As a long-time fan of DC comics and fighting games, I thoroughly enjoyed Injustice: Gods Among Us. There is a reason why it received “Best Fighting Game” awards from IGN, GameTrailers, Game Informer and the VGX in 2013. Injustice offers more mature gamers a solid fighting game, despite its rigid combo system, with a great story written by professional comic writers. It’s a shame that all of this is hampered by a poor online multiplayer. Parents concerned about the dark nature of the game’s story, as well as the graphic displays of violence, may want to do a bit of research before deciding whether to pick up or pass on this game. Injustice is nowhere near as violent as Mortal Kombat, but I personally wouldn’t recommend it for younger gamers.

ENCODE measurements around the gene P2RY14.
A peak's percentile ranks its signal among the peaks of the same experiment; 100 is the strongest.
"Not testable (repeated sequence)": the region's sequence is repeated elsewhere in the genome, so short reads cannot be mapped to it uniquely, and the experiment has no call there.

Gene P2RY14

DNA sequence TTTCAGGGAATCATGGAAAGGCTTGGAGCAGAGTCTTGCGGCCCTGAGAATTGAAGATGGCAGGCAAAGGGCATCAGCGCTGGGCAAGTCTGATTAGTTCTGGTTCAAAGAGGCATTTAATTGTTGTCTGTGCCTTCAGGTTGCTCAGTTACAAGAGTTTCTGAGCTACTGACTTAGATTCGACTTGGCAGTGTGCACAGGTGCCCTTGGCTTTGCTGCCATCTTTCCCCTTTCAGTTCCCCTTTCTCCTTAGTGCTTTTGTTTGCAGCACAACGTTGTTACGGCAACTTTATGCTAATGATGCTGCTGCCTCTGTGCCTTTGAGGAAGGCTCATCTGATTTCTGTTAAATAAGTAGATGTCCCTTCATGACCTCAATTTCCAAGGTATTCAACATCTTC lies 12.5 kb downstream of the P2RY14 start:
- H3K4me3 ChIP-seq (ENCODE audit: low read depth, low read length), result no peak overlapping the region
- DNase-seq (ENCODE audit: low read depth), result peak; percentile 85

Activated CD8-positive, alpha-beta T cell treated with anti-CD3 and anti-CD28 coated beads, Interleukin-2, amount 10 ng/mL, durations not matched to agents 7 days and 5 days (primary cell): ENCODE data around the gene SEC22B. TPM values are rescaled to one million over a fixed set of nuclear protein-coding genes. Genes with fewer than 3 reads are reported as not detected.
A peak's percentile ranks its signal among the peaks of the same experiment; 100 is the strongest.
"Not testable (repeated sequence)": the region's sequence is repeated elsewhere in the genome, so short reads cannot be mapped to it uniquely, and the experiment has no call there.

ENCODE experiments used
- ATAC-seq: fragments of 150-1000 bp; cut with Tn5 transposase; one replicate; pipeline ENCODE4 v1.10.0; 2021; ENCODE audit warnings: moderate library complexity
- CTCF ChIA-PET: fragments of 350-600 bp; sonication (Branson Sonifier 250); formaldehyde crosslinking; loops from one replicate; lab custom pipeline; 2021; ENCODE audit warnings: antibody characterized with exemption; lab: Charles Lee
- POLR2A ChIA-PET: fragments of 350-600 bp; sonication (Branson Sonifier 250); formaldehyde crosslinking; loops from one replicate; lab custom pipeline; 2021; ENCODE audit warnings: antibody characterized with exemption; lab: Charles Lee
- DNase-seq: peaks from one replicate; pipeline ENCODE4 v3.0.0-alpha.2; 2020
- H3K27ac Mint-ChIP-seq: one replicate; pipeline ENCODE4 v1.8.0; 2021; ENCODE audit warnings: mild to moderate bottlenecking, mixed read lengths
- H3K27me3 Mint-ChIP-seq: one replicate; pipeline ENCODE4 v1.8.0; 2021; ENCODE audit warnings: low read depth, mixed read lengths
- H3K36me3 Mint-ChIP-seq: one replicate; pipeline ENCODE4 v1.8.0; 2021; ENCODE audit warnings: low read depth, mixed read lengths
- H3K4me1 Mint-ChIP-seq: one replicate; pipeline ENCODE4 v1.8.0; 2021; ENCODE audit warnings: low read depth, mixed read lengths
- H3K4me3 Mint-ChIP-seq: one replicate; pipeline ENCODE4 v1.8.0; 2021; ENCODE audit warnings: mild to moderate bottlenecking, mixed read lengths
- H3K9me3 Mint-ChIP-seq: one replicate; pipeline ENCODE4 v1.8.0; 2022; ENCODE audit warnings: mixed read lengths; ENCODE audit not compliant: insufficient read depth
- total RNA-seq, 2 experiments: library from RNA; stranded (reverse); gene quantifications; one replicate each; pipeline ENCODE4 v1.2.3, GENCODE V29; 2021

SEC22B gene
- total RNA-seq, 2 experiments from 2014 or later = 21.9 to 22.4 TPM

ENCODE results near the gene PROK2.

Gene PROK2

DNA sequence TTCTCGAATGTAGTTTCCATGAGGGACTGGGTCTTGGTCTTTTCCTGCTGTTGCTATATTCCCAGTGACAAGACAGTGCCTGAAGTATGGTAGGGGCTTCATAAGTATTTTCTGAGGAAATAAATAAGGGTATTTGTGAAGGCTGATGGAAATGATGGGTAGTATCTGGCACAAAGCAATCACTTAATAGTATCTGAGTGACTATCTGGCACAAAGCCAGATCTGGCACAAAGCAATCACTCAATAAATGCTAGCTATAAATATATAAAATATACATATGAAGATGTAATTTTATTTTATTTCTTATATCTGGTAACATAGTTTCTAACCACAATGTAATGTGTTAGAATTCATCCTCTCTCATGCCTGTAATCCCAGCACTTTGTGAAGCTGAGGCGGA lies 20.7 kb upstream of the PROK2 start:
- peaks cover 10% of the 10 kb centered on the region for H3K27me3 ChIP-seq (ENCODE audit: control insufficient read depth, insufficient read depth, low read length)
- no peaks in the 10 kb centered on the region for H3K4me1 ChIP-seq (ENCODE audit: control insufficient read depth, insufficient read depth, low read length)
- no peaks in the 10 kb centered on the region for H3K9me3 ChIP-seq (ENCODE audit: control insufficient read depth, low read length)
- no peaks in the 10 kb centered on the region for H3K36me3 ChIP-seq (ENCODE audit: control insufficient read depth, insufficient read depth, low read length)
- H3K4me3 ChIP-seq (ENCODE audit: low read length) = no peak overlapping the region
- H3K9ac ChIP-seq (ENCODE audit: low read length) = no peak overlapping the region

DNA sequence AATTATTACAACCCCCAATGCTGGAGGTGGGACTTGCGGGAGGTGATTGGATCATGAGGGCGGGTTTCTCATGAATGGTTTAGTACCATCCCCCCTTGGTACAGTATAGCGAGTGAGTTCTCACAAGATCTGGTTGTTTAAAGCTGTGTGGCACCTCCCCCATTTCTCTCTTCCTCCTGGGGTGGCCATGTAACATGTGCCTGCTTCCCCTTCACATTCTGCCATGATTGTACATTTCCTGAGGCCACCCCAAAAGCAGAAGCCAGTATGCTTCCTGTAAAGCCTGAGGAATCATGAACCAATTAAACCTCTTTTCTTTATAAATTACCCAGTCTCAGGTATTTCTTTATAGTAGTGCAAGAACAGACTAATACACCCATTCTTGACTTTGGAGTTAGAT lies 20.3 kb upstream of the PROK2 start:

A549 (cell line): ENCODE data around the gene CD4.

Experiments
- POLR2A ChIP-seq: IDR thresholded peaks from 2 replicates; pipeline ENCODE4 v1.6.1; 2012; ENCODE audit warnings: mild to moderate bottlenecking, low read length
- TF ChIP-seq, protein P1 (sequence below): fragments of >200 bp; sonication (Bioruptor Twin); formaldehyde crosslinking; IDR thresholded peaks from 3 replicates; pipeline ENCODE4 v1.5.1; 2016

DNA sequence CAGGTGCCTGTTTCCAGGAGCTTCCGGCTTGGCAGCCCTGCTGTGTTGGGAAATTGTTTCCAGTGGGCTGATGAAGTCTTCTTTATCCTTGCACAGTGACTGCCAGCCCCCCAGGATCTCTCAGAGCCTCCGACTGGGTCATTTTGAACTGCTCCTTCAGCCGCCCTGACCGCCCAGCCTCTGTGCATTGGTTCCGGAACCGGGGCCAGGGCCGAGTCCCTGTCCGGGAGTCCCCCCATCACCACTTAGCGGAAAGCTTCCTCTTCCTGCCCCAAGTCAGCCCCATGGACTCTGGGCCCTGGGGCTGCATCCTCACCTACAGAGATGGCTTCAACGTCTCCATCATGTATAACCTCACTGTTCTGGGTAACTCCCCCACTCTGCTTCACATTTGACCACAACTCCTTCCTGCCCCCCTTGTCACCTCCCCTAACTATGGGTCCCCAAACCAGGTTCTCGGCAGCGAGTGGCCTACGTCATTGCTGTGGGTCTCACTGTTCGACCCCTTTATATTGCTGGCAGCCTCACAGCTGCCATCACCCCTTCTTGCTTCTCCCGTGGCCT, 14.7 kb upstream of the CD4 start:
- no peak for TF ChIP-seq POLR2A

Highlights: A solid fighting game with a large roster of DC superheroes and villains, with a good story written by professional comic writers.
Weak Points: Though a step above Mortal Kombat vs. DC Universe, the rigid fighting system feels a bit dated compared to other two-dimensional fighters. Online play has improved since Mortal Kombat, but it is still far inferior to other fighting games.
*Edited version of a review originally posted at Christ Centered Gamer.